We have been hearing about the skills gap for a long time and studies in the past address the lack of what employers want. Payscale released a skill gap study detailing the disconnect between managers and recent graduates regarding their preparedness for employment after entering the workforce, and which skills managers are most likely to consider absent or deficient. Please go to Payscale’s website to view and download their report!
I discussed this two months ago with Rich Thompson, Adecco North America Chief Human Resource Officer. He also said one of the biggest challenges employers have is the skills gap. It is evident according to the study and organizations; graduates are not ready to present themselves as proficient in business oral and written communication. Lydia Frank from Payscale is with me to discuss their skills gap study specifically as it relates to college grads.
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Lydia Frank was in episode 68 last year, and most recently on episode 111. I bought her back to discuss the latest study conducted byPayscale.com. Lydia is the Senior Director of Marketing for Payscale and salary negotiation columnist for Money.com. Her media contributions include TechCrunch, Havard Business Review, The Huffington Post, and CBS News.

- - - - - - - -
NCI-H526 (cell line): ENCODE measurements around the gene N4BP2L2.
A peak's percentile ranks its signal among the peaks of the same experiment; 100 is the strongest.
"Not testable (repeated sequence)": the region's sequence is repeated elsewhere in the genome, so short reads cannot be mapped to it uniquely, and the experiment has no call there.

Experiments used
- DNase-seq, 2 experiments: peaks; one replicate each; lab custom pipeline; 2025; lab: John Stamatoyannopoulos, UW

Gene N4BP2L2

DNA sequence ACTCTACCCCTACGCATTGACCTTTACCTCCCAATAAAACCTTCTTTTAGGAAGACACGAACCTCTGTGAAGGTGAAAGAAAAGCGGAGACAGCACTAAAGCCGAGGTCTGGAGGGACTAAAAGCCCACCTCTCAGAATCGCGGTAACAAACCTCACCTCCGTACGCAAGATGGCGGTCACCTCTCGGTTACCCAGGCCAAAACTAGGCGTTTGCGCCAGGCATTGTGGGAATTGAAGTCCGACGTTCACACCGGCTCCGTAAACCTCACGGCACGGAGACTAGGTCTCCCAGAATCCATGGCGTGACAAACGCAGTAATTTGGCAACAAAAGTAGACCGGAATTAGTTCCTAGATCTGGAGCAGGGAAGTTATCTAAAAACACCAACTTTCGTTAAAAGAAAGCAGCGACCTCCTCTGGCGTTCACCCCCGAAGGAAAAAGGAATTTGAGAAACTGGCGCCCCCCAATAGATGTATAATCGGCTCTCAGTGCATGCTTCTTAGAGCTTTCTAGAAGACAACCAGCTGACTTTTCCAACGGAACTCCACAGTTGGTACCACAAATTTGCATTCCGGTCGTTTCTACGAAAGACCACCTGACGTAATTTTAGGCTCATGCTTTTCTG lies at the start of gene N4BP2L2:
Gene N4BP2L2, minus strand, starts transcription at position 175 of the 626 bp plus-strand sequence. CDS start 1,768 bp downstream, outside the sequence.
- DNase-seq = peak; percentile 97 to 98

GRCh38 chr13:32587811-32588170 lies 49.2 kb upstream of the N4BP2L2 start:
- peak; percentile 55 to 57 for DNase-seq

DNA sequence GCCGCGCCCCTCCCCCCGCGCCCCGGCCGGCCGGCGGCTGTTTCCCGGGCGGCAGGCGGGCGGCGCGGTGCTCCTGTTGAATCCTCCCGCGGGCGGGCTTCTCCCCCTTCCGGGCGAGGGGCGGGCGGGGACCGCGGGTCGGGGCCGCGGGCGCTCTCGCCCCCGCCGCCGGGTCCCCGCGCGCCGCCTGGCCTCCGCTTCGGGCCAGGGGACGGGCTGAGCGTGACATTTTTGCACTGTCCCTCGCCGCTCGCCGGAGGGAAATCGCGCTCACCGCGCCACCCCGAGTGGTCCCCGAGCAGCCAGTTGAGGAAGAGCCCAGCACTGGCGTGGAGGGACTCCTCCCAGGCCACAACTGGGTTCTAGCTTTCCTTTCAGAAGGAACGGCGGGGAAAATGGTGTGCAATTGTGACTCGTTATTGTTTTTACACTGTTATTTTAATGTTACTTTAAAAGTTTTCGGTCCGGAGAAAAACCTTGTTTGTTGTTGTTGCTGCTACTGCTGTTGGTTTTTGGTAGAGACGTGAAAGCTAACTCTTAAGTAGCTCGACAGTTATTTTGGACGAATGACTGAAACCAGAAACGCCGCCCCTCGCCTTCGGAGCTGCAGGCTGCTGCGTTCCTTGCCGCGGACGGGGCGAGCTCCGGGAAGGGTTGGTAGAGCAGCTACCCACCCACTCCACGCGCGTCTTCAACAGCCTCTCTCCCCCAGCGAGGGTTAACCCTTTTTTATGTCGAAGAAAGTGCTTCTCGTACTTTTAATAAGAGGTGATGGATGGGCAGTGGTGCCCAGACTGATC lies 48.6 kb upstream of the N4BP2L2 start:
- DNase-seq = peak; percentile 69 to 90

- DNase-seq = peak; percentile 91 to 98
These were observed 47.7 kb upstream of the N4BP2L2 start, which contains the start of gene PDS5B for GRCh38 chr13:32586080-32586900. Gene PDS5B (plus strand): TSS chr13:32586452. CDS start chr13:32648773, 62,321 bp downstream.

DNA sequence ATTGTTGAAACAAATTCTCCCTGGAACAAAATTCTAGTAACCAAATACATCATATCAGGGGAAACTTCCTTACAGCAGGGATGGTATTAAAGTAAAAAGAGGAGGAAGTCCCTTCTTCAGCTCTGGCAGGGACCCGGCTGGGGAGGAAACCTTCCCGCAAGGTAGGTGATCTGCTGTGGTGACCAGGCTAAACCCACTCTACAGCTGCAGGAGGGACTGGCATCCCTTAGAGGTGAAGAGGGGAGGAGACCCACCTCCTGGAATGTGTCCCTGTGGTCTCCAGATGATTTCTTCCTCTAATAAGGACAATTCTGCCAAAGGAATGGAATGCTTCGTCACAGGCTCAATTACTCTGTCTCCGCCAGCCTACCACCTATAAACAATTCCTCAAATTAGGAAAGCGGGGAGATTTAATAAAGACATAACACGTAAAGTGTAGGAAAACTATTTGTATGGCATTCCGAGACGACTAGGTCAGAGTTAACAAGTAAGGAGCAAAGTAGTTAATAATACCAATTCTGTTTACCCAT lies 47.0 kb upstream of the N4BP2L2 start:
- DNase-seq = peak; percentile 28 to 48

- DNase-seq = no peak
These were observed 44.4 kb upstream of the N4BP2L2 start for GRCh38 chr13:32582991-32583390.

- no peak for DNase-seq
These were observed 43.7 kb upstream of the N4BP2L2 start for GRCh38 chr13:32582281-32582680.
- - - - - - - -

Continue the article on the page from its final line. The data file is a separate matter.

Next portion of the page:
- The study focuses on the value of skills gap and identifies skills that affect pay in a positive way
- Industry specific expertise will differ especially in the technical fields
- The study focused even more of graduates
- Writing proficiency and public skills are lacking–perhaps due to technology
- Personal communication does not carry over to business communication
- More proof and assessments. More frequently, the first two interactions with a company would be a telephone interview and a skills assessment
- Great work by blogging is valid social proof and differentiate from the competition
- We talk about how critical thinking affects the need to assess. Questions around critical thinking often evaluate how a job candidate thinks about solving a problem
- Employers want to see the work and his or her process
- Lydia discusses how a diversity of thinking and the background of the team is important–does he or she complement the team? Not just diversity of people
- The study looks at the skills gap by U.S. region
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